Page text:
Yesterday I turned sixty. My children, family and friends put on a surprise party to mark the occasion. It was a moving and humbling experience.
Speaker after speaker said all the nice things – ordinary things that one does as duty or as a matter of course and often forgets about, but which apparently touch other people’s lives in profound ways.
They are the small things we think are inconsequential because they are part of daily living and therefore taken for granted.
At sixty I am now a grand old man, and like most elderly people I am given to reflection. And so I’ve been thinking deeply about anniversaries and what they mean.
There are many events we mark in life – milestones in individuals’ lives: birthdays, christening, weddings, and even death. Others are about achievements – success at whatever task, elevation or election to a higher office, recognition of extra-ordinary feat, and so on.
These happen every day, everywhere, in every society and although they are special events, they are also ordinary.
The particular event and the celebration that goes with it is are therefore normal things that occur in normal societies, and because of this we take them for granted.
We rarely stop to think that there are situations and places where this is not the case, where marking an anniversary is either impossible or part of a painful memory. Yet such places exist, nowhere more pointedly than in our own country, Rwanda.
This year we commemorate the 20th anniversary of the genocide of the Tutsi. Today, and throughout the last twenty years, there are many Rwandans who cannot celebrate any sort of anniversary.
For many, there is none to celebrate with, to share the excitement of achievement, the joy of reaching a significant landmark or simply to mark the passage of time.
For others, the memory of the anniversary of loved ones brings to mind only sorrow, pain and horror. The anniversary Rwandans share at this time of year is the most horrendous event in this country’s history – the genocide.
The absence of occasion to celebrate and people to share in the joy is not accidental. It is the result of attempts to exterminate an entire section of Rwandans.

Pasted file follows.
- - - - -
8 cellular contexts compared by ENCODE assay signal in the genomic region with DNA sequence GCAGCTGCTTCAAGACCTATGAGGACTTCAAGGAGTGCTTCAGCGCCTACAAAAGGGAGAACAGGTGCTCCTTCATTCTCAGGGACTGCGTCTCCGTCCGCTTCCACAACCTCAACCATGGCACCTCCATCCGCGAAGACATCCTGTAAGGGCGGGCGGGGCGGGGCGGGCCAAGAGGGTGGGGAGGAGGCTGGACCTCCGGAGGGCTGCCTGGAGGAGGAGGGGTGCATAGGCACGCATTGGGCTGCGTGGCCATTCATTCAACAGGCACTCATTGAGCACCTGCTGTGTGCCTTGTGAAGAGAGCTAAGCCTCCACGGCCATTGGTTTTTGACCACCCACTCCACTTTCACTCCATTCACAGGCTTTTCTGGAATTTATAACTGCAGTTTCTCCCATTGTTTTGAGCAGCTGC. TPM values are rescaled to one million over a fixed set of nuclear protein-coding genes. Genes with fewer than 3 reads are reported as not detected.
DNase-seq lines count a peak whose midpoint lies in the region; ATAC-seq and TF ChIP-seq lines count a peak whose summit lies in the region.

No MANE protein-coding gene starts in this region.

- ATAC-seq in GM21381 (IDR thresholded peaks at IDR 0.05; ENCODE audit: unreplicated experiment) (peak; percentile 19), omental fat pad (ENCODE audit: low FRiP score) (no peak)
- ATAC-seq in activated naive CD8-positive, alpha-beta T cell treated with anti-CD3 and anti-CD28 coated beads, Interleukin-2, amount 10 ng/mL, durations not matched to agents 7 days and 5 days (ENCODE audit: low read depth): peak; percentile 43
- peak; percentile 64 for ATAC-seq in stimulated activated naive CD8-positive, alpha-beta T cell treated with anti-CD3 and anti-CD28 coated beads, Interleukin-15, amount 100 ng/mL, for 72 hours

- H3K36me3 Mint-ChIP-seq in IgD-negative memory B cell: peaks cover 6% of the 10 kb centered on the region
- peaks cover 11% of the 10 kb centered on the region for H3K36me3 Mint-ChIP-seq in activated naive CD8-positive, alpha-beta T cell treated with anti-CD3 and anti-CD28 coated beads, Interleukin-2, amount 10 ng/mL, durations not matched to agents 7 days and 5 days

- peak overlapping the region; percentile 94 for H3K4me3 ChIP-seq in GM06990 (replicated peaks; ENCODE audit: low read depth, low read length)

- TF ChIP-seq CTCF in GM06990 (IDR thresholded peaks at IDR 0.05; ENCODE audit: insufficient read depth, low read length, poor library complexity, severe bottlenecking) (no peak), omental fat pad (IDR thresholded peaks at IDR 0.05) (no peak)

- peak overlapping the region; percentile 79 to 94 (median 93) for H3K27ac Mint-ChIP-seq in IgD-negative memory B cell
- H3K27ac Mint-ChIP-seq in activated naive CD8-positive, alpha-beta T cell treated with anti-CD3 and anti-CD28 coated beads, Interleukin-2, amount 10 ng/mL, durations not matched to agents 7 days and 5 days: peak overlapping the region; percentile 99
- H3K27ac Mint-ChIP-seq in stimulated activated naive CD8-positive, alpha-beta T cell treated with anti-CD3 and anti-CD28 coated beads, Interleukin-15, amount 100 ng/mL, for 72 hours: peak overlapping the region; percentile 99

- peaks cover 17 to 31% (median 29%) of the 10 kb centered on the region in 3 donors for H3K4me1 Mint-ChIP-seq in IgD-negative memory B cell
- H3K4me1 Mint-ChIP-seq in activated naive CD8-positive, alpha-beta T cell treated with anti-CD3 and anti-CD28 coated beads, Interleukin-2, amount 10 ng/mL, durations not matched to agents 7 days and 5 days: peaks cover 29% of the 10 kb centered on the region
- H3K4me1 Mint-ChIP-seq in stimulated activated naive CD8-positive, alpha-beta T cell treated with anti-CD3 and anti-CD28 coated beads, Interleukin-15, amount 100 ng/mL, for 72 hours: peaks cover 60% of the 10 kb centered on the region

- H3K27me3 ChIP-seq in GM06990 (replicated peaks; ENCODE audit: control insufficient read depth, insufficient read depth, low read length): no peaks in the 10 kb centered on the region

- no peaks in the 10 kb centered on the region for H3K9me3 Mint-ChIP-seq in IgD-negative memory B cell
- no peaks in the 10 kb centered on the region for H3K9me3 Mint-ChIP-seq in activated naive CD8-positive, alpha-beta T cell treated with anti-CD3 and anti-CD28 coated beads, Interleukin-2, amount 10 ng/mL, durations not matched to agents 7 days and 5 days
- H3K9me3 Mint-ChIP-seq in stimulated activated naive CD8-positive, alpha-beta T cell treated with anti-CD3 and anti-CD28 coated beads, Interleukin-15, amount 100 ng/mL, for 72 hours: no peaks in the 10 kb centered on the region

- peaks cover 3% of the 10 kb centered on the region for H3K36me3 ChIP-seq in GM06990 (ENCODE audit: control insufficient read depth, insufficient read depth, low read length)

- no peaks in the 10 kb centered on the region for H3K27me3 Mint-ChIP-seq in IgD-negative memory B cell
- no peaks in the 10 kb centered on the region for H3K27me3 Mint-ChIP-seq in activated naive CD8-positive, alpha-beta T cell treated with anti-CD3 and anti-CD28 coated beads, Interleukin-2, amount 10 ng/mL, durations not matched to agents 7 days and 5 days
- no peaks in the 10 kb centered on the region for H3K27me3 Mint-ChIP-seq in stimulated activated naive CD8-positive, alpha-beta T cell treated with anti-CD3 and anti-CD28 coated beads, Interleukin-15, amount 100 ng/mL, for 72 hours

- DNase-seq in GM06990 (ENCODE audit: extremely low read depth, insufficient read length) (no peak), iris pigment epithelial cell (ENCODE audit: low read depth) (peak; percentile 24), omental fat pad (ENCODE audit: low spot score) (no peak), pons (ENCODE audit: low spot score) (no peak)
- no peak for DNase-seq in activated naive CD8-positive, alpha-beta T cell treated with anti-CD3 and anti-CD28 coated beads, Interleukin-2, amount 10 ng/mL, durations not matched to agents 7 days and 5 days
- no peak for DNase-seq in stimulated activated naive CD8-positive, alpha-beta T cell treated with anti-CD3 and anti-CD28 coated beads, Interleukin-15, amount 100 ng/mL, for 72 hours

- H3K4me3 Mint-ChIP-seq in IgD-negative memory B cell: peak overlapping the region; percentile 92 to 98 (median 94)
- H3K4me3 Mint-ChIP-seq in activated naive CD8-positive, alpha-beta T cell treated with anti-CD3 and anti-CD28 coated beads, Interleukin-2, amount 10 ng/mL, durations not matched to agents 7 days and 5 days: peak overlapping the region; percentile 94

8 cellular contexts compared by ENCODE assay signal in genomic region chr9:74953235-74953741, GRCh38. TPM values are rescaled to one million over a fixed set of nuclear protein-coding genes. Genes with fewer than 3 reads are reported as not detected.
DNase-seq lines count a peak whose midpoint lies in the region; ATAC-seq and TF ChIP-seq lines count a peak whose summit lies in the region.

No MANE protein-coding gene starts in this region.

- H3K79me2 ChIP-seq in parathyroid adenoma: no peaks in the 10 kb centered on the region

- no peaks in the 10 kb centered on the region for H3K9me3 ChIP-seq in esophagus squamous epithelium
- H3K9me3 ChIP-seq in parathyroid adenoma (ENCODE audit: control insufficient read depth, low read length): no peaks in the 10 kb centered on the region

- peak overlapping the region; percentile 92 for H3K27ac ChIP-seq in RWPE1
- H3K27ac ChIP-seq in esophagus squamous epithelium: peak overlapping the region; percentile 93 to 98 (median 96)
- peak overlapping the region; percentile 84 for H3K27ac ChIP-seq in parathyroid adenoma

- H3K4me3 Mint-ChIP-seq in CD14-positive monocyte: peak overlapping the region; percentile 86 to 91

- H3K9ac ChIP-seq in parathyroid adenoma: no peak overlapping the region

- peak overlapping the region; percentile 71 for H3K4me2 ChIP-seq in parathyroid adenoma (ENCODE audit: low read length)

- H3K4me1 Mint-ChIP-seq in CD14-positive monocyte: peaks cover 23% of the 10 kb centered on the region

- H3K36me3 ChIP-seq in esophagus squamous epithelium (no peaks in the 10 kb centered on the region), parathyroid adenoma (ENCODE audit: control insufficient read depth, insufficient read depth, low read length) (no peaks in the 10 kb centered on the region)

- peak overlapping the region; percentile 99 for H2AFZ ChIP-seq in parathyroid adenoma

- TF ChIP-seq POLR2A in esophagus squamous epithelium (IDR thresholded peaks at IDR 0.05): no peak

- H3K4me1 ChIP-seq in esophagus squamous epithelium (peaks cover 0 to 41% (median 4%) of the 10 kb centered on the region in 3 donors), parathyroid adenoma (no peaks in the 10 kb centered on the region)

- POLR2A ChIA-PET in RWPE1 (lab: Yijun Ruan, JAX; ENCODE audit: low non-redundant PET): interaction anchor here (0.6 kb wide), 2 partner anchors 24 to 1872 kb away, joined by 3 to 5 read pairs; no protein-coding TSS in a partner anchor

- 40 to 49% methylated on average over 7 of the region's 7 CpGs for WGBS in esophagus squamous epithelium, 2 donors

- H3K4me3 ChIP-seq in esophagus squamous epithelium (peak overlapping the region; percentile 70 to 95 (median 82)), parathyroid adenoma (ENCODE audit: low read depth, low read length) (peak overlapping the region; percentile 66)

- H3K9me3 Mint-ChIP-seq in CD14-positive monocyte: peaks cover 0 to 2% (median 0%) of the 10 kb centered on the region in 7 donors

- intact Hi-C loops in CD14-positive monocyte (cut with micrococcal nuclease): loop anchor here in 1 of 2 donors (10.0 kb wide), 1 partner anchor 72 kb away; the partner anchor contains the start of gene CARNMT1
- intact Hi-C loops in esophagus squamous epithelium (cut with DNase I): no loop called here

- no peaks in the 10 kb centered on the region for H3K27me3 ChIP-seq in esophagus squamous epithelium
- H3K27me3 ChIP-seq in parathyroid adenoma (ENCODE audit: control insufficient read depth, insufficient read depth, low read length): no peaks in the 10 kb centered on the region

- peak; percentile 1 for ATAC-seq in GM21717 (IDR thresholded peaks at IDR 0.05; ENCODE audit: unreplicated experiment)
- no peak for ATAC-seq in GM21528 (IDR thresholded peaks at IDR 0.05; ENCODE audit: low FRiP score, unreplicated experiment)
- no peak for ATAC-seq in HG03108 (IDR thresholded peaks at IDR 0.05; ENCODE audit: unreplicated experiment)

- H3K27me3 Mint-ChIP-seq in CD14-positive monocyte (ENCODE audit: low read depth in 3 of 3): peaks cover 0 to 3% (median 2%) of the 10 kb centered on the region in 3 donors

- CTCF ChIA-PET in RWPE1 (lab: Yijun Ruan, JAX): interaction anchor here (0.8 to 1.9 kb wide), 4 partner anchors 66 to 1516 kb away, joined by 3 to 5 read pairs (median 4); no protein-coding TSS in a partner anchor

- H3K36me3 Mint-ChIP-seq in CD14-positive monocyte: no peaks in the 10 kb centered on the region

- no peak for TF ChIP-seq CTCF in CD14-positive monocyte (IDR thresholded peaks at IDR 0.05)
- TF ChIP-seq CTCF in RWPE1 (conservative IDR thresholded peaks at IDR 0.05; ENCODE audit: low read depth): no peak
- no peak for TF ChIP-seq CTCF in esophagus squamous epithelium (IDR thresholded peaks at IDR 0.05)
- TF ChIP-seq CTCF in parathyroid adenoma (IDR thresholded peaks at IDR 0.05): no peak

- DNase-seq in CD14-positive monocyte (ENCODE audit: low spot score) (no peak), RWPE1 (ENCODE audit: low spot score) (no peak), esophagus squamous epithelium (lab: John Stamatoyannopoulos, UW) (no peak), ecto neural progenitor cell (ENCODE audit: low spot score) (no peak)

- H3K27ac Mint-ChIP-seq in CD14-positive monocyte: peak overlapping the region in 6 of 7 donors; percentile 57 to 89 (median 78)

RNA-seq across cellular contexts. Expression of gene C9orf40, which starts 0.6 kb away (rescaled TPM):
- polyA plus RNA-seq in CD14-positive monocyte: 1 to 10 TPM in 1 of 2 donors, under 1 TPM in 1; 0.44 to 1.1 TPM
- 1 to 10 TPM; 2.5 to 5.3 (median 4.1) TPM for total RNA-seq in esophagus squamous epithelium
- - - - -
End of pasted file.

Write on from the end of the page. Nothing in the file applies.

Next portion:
There is no greater evil, no bigger crime than denying someone the right to celebrate the life of a loved one, to cheer them on when they are doing well, encourage them to do even better, admonish them when they fall short of their potential, urge them to get up when they fall and console them when they are hurt.
These are the simple actions that help build an individual’s worth and create a caring society. They are the stuff that make life worth living.
Many Rwandans, however, have been denied the experience of these little things that humanise society that others take for granted.
It is essential to “rehumanise” our society so that people can once again enjoy the simple acts of marking individual and family events together. This may include making those responsible for depriving others of what is their right account for their actions.
As I marked my 60th birthday, I was glad that I am living in a country that for the last twenty years has been doing just that – and not only for Rwandans but even for those outside this country whose human values seem to be inverted.
I am happy that I live in a country where we have not only been rebuilding the nation, but also restoring our ability to celebrate our lives, take pride in our individual and collective achievements and to live together as a nation.
Over the last twenty years a smile has returned to the faces of many Rwandans where fear and uncertainty had taken hold; a spring can be seen in our collective step where once we were not sure where to set foot so as not to stumble, and a confident resolve is in evidence where despair and doubt at one time ruled.
We can now do the simple, ordinary things that every normal society does. We can mark anniversaries – even those that bring memories of horror – with the confidence that they will not happen again.
That is the reflection of an old man.
In cricket when a batsman makes fifty runs in a single match, he raises his bat in celebration. I did that ten years ago (without a bat). The next milestone for a cricketer is a century (one hundred runs).
I am well on the way and the country I live in assures me that, barring natural causes, and with the indulgence of the Guy above (He has been generous so far), nothing should stop me from reaching that score.
I am afraid you will have to put up with the rumblings of an old man for quite a while.